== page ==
The Employment Benefits from Small Business Innovation Research: Is the U.S. Making the Most of the Opportunity?
The Small Business Innovation Research (SBIR) program was created with the passage of the Small Business Innovation Development Act of 1982, which mandated that all government agencies with external research programs of greater than $100 million set aside a percentage of their external research budget to support small firms’ innovative activities. The SBIR program was designed to stimulate technological innovation in the hopes of generating employment growth. This study looks at employment issues associated with innovation, in particular the employment impact of SBIR funding on small firms. The author addresses whether public-sector support for R&D in small firms increases their demand for technical workers, and if so, if this increase in demand is temporary or permanent. The study also examines whether the extent of SBIR funding has been successful in stimulating R&D in small firms. This research represents the first broad-based project-level empirical analysis of the role of public funding on innovation in small firms.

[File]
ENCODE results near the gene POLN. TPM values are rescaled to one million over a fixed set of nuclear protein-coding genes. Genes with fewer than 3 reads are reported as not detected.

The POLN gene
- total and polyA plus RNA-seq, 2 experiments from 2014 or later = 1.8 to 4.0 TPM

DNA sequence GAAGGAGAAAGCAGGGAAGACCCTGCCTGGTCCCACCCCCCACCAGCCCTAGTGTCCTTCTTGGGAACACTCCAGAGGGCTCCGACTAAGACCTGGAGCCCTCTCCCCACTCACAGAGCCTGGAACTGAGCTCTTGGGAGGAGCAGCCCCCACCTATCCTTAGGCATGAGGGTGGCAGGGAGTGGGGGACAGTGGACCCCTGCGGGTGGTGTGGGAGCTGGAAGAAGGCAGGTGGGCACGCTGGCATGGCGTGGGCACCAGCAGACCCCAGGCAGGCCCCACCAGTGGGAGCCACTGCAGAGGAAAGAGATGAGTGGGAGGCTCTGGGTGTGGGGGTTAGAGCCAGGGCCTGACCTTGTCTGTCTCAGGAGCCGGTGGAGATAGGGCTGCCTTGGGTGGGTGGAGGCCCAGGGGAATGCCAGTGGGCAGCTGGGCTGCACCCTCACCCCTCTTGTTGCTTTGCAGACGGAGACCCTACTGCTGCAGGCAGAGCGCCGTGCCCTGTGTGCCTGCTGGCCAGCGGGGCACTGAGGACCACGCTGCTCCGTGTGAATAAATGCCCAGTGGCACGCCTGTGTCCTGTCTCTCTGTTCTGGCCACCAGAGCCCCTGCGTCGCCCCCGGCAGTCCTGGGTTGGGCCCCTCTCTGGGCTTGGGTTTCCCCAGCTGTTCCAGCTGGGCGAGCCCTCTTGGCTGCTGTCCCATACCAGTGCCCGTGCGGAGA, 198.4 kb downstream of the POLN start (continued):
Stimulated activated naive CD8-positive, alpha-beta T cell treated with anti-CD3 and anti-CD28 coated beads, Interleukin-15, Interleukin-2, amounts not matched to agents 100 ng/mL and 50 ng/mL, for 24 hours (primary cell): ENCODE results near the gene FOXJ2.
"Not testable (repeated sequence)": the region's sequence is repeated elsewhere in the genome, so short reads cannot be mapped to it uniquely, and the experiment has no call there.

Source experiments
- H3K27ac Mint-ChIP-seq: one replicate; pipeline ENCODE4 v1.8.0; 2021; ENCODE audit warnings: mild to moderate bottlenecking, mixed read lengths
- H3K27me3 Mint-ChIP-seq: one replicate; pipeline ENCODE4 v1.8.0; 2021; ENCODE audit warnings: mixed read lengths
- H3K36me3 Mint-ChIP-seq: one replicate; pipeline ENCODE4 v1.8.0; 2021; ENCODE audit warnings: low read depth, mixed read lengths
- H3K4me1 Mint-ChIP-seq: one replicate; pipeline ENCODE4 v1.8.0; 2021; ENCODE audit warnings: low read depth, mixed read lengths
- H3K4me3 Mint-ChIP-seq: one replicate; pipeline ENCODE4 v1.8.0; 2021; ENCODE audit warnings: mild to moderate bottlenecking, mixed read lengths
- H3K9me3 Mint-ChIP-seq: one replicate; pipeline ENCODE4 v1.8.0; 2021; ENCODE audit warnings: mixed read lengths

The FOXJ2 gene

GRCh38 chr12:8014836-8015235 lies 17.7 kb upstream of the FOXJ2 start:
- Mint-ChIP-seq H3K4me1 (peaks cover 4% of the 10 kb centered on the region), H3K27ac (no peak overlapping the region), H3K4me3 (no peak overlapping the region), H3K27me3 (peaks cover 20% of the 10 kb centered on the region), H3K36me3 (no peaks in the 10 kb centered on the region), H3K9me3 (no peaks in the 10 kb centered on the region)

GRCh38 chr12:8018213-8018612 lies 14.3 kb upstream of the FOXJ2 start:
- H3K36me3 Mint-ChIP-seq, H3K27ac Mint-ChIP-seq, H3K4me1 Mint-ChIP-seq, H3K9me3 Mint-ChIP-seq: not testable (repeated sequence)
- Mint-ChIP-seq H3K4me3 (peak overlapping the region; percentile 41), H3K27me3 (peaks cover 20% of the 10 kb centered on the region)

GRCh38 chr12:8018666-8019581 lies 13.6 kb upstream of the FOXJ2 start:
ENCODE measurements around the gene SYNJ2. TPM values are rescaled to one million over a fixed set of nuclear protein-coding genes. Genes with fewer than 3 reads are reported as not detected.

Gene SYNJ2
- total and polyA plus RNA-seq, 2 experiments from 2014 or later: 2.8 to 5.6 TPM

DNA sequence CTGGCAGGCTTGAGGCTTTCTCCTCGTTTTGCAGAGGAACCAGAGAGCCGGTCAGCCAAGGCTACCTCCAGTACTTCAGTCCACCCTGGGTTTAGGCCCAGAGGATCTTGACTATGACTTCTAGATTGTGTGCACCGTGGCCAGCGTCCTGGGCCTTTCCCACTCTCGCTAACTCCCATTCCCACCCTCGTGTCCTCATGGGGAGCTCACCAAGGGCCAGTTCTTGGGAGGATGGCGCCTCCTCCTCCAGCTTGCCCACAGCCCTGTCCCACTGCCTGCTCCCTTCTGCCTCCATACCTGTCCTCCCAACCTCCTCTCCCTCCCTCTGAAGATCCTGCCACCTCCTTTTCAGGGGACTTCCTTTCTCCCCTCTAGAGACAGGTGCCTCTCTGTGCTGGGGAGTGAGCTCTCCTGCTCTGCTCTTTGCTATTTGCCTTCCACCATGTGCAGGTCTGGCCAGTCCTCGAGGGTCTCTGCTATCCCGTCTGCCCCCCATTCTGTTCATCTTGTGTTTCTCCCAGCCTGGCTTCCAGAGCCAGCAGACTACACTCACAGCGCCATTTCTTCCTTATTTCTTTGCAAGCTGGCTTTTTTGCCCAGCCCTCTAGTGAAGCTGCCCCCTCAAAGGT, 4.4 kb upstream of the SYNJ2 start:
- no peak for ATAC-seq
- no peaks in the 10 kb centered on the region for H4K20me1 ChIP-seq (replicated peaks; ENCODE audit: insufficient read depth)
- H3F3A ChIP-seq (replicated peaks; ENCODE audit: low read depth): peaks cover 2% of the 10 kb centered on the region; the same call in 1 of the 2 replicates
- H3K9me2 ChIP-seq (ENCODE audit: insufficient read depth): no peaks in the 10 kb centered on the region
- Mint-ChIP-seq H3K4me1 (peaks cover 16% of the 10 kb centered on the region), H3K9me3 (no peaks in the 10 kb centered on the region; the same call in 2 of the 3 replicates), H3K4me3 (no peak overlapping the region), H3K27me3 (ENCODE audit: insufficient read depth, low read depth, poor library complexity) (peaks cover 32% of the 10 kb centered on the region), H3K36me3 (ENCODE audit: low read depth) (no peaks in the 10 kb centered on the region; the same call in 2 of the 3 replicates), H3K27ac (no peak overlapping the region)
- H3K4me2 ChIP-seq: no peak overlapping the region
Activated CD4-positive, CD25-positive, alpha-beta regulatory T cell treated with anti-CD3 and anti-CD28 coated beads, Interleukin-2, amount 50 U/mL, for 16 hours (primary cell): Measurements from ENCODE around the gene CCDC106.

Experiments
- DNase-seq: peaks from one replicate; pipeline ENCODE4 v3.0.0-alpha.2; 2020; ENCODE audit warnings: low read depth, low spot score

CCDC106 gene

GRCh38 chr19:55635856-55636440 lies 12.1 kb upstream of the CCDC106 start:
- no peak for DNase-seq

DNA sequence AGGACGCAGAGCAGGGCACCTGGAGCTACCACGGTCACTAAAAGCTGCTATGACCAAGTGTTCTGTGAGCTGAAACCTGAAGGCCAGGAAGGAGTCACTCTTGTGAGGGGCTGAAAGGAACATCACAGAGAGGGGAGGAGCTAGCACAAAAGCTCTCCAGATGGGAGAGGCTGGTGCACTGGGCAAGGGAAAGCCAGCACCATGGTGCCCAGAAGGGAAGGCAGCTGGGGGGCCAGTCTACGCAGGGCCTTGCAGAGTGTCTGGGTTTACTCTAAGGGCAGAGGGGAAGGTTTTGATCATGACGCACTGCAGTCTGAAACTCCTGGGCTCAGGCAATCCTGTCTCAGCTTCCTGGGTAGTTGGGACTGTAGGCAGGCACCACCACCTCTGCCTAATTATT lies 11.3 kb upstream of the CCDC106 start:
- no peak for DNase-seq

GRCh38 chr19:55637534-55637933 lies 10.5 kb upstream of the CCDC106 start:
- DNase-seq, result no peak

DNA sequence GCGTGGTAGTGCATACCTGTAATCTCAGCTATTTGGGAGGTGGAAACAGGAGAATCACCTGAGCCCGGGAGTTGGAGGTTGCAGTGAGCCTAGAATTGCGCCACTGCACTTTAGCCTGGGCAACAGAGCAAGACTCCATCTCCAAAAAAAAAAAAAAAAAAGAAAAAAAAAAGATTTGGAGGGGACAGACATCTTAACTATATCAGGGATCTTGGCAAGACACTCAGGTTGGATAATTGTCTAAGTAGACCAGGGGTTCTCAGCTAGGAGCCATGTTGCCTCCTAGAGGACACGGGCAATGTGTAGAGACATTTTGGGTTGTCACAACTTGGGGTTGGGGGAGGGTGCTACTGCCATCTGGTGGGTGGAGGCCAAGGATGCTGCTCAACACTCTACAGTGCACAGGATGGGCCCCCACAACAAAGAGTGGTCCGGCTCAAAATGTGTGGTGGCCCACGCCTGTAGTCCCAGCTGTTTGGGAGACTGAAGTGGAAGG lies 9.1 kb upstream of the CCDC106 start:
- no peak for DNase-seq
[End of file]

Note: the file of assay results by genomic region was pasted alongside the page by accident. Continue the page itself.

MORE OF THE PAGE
Employment Growth from Public Support of Innovation in Small Firms
Kalamazoo, MI: W.E. Upjohn Institute for Employment Research, 2012